‘Beyond the Label’ gives a naturopathic perspective on mental illness

Dr. Christina Bjorndal shares her view that mental illness is your spirit's way of drawing your attention to an aspect of your life that is out of alignment with your spiritual plan.

Edmonton, Alberta, Canada: Natural Terrain, Inc., 2017.

I have always had some patients who consult me for integrative approaches to mental illness. In the past year or two, a higher percentage of patients have been reaching out for support for their anxiety, depression, and maladaptive stress reactions.

According to a quick Google search, I found the following statistics:

  • COVID-19 has tripled the rate of depression in U.S. adults in all demographic groups.

  • Nineteen percent of U.S. adults are experiencing mental illness in 2021.

The first statistic did not surprise me, but the second statistic seems low from my clinical perspective.
In 2017, one of my colleagues, Dr. Christina Bjorndal, published a book “Beyond the Label: 10 Steps to Improve Your Mental Health with Naturopathic Medicine,” which I promptly ordered, then let collect dust for a few years. I was motivated to devour this book during a recent car trip to Milwaukee.

The first eight chapters of the book focus on Bjorndal’s personal struggle with debilitating mental illness and her journey to recovery. In the remaining chapters (9-21) she emphasizes that the following list of 10 areas that need to be addressed to maintain mental wellness. The book is a blueprint on how to find these balances:

  • Diet

  • Sleep

  • Exercise

  • Stress management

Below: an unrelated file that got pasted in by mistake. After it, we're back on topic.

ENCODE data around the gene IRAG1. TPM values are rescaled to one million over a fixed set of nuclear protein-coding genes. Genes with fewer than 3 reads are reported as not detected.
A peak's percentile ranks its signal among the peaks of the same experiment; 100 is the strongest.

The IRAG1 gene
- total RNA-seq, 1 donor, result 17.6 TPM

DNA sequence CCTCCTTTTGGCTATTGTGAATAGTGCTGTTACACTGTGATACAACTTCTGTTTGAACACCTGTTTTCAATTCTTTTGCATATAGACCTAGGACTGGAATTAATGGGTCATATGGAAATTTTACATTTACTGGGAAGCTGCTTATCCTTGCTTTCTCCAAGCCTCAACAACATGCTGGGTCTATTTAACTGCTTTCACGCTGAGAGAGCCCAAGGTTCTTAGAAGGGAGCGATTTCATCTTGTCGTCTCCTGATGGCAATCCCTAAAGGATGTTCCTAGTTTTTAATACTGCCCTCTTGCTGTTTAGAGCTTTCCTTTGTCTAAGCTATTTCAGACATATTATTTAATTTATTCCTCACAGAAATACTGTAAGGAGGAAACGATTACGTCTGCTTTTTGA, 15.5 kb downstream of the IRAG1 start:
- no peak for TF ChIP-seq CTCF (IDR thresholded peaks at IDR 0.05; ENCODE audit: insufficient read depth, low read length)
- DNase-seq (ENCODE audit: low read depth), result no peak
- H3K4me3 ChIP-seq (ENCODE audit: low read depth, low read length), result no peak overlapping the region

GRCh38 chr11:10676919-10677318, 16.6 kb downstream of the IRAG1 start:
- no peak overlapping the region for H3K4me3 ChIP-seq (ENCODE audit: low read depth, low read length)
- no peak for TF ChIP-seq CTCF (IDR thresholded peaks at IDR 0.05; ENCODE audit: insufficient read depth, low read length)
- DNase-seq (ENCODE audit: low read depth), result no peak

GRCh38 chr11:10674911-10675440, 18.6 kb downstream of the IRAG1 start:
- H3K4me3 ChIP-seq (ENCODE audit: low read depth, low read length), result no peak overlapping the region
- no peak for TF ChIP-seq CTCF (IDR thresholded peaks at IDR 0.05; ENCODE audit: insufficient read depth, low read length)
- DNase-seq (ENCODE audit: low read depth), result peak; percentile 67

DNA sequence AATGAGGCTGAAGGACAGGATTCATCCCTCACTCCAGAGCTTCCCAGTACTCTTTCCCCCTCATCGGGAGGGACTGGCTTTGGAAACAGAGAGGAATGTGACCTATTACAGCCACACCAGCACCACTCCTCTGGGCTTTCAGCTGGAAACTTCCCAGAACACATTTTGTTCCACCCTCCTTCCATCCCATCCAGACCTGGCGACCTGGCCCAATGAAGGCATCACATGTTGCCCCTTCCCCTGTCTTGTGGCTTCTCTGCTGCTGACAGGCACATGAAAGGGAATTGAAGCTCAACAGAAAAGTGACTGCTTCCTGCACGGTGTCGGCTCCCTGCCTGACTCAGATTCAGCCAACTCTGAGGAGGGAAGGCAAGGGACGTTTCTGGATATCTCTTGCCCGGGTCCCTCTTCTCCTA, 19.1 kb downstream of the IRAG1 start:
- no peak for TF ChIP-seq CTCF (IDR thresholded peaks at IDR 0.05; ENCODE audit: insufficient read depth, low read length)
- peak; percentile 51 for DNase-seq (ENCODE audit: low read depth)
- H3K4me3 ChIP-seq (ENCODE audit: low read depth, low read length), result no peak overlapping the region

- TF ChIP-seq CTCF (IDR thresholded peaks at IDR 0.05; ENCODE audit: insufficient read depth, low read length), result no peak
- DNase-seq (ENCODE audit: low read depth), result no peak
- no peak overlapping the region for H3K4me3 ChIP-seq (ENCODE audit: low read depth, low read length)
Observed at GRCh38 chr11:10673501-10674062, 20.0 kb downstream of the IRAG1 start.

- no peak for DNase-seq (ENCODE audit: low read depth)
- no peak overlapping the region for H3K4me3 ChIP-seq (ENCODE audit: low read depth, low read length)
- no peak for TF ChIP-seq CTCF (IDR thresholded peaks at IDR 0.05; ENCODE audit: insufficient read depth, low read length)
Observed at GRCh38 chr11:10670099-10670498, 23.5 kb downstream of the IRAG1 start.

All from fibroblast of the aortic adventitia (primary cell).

• Thoughts

  • Emotions

  • Your behaviors and interactions in the world

  • Exposure to environmental toxins

  • Spirituality

  • Love and compassion for yourself and others

Within the book, Bjorndal touches on “The Four Agreements” by Don Miguel Ruiz, along with Byron Katien’s “The Work,” which were both much appreciated reviews. She provides a helpful chart on neurotransmitters and hormones, a fun quiz called “The Holmes and Rahe Stress Scale,” a chart on distorted automatic thoughts and its pertinent solution, a chart on soul vs. ego, a thought-provoking Spiral Emotion Chart, and a useful appendix with food sources for essential nutrients and a mental health diet.
In the diet section, her take-home points include “cook real food, breathe, chew, relax.” I found a section of her chapter on exercise absolutely hysterical.


In the chapter titled “Breaking the Thought-Emotion Cycle,” she teaches us The Seven Rs: recognize, refrain, relax, resolve, rephrase/reaffirm, reflect, reward. This framework teaches us how to work with our minds to free ourselves from the urge to follow destructive thought patterns.

Bjorndal’s perspective is that mental illness is a way by which our spirit is trying to get our attention, because some aspect of our lives is not moving in concert with our spirit or divine plan (page 256).

The ultimate lessons gleaned from this book include: learn to love yourself; find your inner voice; quiet the unhelpful voices of others; follow your path; live as your heart desires, according to rules you define for yourself.

Remember, health is a journey, not a destination.

Rachel Oppitz has lived in Park Rapids with her husband, daughter and dog since 2006. She is a naturopathic doctor and owns Itasca Naturopathic Clinic in Park Rapids and Bemidji. In her spare time, she loves to read, workout with friends, play games, do jigsaw puzzles, camp, hike, bike, canoe, travel, do guided meditations on Insight Timer, try new recipes, listen to music and journal.

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